Chernobyl: a men-made disaster

It was April 26th 1986 when the reactor n.4 of the Chernobyl nuclear power plant exploded and gave rise to the most devastating accidents recorded in the history of nuclear energy. The amount of radioactive material released was massive, a toxic cloud heavily contaminated Ukraine, Belarus and the Russian Federation and driven by atmospheric currents, arrived to all Europe, but with less extent.

The accident happened during an experiment that had to verify the safe operation of the reactor under conditions of momentary blackouts. During this simulation the violations of safety standards, a variety of human errors, a number of serious flaws in the structure of the reactor, caused extreme instability and two violent explosions: the building was literally rushed and uncovered tons of highly radioactive materials.

The explosion killed two employees and exposed 28 workers to lethal doses of radiation. In addition 106 people were hospitalized for many months. During the long clean-up process, a further 750,000 workers, were also exposed to varying doses of radiation over several years. On top of this, over 350,000 people were forced to leave their homes.

While there are no winners, in this case there are many losers: Ukraine, Russia, Belarus and Europe, their peoples and last but not least the whole world because this was not only a Ukrainian problem, it is still a lasting issue not only for neighboring countries because it is affecting people lives not only through health and food but also through environmental changes.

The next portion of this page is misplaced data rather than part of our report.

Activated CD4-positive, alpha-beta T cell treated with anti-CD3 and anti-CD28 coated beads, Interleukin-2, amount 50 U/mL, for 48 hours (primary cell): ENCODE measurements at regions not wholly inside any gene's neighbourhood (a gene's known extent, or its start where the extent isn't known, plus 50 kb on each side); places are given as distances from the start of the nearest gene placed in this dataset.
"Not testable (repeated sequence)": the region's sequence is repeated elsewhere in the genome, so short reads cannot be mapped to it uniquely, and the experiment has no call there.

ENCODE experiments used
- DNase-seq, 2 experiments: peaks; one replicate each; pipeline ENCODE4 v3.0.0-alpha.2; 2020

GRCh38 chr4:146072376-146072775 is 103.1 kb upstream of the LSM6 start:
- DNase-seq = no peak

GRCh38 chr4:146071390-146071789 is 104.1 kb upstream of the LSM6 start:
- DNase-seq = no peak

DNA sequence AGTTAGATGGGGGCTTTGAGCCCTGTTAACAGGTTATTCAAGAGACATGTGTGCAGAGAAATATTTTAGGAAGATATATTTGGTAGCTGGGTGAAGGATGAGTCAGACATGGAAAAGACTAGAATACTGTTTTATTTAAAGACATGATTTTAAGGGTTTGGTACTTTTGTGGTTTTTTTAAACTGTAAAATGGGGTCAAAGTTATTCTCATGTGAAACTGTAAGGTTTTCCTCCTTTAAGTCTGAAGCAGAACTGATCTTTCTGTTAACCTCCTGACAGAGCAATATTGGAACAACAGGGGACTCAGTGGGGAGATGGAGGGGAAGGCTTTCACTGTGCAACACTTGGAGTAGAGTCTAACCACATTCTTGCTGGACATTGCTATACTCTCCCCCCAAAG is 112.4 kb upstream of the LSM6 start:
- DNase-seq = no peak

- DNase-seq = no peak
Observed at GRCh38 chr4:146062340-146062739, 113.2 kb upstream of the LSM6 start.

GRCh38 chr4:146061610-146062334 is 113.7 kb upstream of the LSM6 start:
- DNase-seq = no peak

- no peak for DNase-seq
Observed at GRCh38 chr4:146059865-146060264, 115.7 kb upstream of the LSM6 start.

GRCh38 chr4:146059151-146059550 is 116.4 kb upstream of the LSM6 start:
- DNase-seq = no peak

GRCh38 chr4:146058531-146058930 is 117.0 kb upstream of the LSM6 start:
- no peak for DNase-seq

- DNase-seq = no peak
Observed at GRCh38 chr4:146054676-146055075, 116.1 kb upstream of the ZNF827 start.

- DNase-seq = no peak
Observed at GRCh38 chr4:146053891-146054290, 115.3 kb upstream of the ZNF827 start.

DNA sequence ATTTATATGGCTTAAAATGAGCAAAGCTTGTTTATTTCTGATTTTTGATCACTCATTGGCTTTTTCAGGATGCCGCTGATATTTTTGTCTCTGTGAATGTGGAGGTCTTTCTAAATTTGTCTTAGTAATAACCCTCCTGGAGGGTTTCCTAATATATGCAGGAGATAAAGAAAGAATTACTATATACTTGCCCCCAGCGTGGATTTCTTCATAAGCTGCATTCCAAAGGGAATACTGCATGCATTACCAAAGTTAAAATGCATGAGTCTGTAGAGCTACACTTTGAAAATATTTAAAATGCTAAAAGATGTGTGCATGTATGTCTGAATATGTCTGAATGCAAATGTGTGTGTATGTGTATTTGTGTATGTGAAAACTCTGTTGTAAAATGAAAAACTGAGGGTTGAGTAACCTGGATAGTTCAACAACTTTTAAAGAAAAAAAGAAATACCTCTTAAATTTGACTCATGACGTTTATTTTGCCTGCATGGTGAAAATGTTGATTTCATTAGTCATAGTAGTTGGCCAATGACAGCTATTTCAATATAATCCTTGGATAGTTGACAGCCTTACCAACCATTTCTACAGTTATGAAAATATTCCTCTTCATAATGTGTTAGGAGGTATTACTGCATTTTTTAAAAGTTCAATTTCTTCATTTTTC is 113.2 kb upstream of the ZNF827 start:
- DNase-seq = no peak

The world wide impact of man-made disasters, such as Chernobyl as well as the most recent one in Fukushima in 2011, show that there are negative ecological effects from globalization and technology, they can fail and lead to disastrous consequences for nature and for man himself. The damages caused by this terrible accident, contaminated not only Ukraine, Russia and Belarus, but also Europe. The consequences of this contamination will extend for years. The incidence rate of cancer, leukemia, birth defects and other serious illnesses has increased in these areas and will be even higher in the coming years. These effects are also transmitted from generation to generation, and not only this contamination is a problem for human health, but also for that of animals, crops and lands.

Francesca Urso (Dubai Campus)


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